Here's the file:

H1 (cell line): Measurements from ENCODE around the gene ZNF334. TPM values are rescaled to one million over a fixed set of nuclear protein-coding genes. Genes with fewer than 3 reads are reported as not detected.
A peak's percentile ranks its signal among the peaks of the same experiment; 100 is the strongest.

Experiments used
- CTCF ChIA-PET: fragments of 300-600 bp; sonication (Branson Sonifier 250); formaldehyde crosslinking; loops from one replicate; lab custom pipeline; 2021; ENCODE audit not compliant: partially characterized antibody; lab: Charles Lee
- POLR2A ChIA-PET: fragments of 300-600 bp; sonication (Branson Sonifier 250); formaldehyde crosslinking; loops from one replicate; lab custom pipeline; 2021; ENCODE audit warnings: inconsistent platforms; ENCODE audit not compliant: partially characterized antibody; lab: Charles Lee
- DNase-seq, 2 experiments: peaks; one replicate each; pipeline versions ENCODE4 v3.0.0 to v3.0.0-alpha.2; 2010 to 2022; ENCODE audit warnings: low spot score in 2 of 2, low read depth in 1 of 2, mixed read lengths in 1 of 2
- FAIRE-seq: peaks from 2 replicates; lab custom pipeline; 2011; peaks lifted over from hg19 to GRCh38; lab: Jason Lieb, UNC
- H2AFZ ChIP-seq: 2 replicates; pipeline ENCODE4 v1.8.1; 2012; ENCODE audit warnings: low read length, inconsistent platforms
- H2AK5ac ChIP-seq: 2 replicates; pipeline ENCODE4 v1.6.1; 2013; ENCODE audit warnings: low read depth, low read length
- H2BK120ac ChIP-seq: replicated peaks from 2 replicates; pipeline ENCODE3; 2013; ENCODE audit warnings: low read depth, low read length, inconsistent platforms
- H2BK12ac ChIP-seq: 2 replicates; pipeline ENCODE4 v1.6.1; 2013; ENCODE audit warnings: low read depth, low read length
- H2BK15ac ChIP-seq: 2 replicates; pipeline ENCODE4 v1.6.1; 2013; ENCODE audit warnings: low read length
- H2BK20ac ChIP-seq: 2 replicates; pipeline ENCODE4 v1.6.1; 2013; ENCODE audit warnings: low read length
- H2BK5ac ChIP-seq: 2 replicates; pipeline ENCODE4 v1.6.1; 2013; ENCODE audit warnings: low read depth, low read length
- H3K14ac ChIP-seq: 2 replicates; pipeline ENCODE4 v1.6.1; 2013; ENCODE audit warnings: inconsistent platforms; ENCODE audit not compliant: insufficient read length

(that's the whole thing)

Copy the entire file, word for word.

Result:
H1 (cell line): Measurements from ENCODE around the gene ZNF334. TPM values are rescaled to one million over a fixed set of nuclear protein-coding genes. Genes with fewer than 3 reads are reported as not detected.
A peak's percentile ranks its signal among the peaks of the same experiment; 100 is the strongest.

Experiments used
- CTCF ChIA-PET: fragments of 300-600 bp; sonication (Branson Sonifier 250); formaldehyde crosslinking; loops from one replicate; lab custom pipeline; 2021; ENCODE audit not compliant: partially characterized antibody; lab: Charles Lee
- POLR2A ChIA-PET: fragments of 300-600 bp; sonication (Branson Sonifier 250); formaldehyde crosslinking; loops from one replicate; lab custom pipeline; 2021; ENCODE audit warnings: inconsistent platforms; ENCODE audit not compliant: partially characterized antibody; lab: Charles Lee
- DNase-seq, 2 experiments: peaks; one replicate each; pipeline versions ENCODE4 v3.0.0 to v3.0.0-alpha.2; 2010 to 2022; ENCODE audit warnings: low spot score in 2 of 2, low read depth in 1 of 2, mixed read lengths in 1 of 2
- FAIRE-seq: peaks from 2 replicates; lab custom pipeline; 2011; peaks lifted over from hg19 to GRCh38; lab: Jason Lieb, UNC
- H2AFZ ChIP-seq: 2 replicates; pipeline ENCODE4 v1.8.1; 2012; ENCODE audit warnings: low read length, inconsistent platforms
- H2AK5ac ChIP-seq: 2 replicates; pipeline ENCODE4 v1.6.1; 2013; ENCODE audit warnings: low read depth, low read length
- H2BK120ac ChIP-seq: replicated peaks from 2 replicates; pipeline ENCODE3; 2013; ENCODE audit warnings: low read depth, low read length, inconsistent platforms
- H2BK12ac ChIP-seq: 2 replicates; pipeline ENCODE4 v1.6.1; 2013; ENCODE audit warnings: low read depth, low read length
- H2BK15ac ChIP-seq: 2 replicates; pipeline ENCODE4 v1.6.1; 2013; ENCODE audit warnings: low read length
- H2BK20ac ChIP-seq: 2 replicates; pipeline ENCODE4 v1.6.1; 2013; ENCODE audit warnings: low read length
- H2BK5ac ChIP-seq: 2 replicates; pipeline ENCODE4 v1.6.1; 2013; ENCODE audit warnings: low read depth, low read length
- H3K14ac ChIP-seq: 2 replicates; pipeline ENCODE4 v1.6.1; 2013; ENCODE audit warnings: inconsistent platforms; ENCODE audit not compliant: insufficient read length